Citron says she knows of one rape case in which a US marine posted pictures of his ex (taken off Facebook) with a message (purportedly written by her) on the Craigslist website saying that she wanted a rape fantasy fulfilled. Pretending to be her, he arranged a date and time with her rapist (more than 100 men responded to the ad) and she was brutally raped in her home. The marine and rapist were both sentenced to 60 years in jail. Sarah is now licensed to carry a concealed weapon. Unfortunately, no weapon can protect you from the psychological pain of discovering your most intimate shots online. Dr Keely Kolmes, a psychologist who’s helping Johnstone and colleague Colette Vogele compile a survey on the emotional effects of revenge porn, says that victims can suffer from post-traumatic stress disorder (PTSD), hyper-arousal, flashbacks, nightmares and intrusive thoughts. Some research has indicated that online harassment is more psychologically harmful than offline harassment, because it’s ongoing, hard to evade and the abuser can remain anonymous.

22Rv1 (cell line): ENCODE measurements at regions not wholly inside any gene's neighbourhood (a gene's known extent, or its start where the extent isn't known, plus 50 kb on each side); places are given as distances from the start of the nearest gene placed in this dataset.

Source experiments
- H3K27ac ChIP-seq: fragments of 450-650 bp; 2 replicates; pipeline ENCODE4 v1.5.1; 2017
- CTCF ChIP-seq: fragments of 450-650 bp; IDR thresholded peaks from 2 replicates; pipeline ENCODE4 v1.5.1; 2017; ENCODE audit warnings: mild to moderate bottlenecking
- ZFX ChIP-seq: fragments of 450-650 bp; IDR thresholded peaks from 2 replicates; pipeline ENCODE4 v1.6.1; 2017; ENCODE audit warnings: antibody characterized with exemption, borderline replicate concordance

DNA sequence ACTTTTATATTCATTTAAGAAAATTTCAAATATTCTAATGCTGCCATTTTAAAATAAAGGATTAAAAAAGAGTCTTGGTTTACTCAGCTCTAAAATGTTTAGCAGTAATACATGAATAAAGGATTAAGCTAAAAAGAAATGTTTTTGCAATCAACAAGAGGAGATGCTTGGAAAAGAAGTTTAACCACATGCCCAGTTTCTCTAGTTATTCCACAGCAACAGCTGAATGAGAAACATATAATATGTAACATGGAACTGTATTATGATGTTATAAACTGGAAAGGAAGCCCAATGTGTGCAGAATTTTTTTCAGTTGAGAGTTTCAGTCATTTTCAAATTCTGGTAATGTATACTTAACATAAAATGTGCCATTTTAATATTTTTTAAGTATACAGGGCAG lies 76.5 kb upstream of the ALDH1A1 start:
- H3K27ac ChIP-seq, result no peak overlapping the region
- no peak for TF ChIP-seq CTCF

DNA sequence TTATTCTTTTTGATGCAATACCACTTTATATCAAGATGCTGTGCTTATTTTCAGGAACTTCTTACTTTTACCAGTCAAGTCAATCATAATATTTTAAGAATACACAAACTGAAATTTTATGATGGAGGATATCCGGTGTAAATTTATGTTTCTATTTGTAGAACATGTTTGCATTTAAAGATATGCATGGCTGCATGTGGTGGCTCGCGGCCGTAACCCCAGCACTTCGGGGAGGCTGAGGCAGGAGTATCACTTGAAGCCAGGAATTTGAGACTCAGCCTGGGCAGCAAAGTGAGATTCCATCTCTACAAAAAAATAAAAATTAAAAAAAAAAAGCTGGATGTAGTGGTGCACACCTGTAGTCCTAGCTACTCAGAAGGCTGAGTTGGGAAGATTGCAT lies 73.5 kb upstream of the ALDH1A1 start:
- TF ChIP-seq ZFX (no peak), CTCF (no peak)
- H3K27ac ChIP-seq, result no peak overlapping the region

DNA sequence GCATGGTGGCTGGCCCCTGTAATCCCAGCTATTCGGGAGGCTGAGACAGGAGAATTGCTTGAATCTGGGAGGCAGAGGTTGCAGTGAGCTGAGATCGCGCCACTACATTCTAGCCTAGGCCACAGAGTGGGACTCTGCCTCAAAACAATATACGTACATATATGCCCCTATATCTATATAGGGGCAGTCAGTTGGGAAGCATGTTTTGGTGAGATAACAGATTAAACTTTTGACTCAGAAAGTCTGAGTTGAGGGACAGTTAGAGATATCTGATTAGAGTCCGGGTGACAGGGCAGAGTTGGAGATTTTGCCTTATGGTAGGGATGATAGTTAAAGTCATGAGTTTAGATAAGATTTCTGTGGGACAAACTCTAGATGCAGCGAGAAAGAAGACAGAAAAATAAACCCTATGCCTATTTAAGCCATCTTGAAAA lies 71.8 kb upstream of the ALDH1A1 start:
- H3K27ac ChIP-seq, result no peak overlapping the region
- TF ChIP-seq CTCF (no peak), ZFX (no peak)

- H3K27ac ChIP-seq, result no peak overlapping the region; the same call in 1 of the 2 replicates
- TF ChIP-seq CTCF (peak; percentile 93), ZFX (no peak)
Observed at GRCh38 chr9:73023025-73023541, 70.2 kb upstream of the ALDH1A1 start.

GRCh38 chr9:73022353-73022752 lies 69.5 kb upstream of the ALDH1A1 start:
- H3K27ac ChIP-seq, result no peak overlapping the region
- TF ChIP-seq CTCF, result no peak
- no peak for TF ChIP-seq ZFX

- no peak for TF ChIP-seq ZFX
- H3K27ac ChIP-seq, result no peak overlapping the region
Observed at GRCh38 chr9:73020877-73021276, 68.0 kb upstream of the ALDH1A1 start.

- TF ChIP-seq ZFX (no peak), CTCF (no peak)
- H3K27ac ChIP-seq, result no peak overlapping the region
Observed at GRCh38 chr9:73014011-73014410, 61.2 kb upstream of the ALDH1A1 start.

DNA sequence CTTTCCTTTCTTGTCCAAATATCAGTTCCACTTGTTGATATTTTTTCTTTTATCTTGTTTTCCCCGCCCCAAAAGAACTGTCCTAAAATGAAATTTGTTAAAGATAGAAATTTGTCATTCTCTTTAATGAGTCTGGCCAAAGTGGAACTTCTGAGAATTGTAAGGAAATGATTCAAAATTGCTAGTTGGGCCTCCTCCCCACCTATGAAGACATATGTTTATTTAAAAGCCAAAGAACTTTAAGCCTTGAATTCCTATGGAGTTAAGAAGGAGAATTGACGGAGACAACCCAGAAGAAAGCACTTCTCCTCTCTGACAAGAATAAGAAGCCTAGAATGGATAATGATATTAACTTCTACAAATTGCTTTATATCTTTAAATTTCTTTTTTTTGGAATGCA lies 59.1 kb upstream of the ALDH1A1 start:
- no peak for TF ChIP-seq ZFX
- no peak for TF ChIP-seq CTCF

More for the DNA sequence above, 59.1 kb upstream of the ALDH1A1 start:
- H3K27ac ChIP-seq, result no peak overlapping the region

As for the scorned ex? They don’t get much relief either. A University of Marburg study found that beyond a short-term high, taking revenge offers no real satisfaction. What it does do, though, is erode trust between the sexes. A study by the National Society for the Prevention of Cruelty to Children (NSPCC) found that teenagers now think: ‘peer surveillance and recording (is normal), to the extent that many young people felt they had few friends they really trusted.’ Ten years out of her teens, Sarah is struggling with a similar response. ‘It’s created a lot of issues. People who become victims are on these sites much more than they want to be, because they’re constantly looking (for) their pictures. The pornography really taints your view. It paints the most disgusting picture of guys, of how obsessed they are with the female body. It’s like this dark, disgusting version of men. And you become privy to it when you start looking at these sites.’

* Name has been changed.

Article by Tabitha Lasley

Have you ever been a victim of Revenge Porn? Let us know!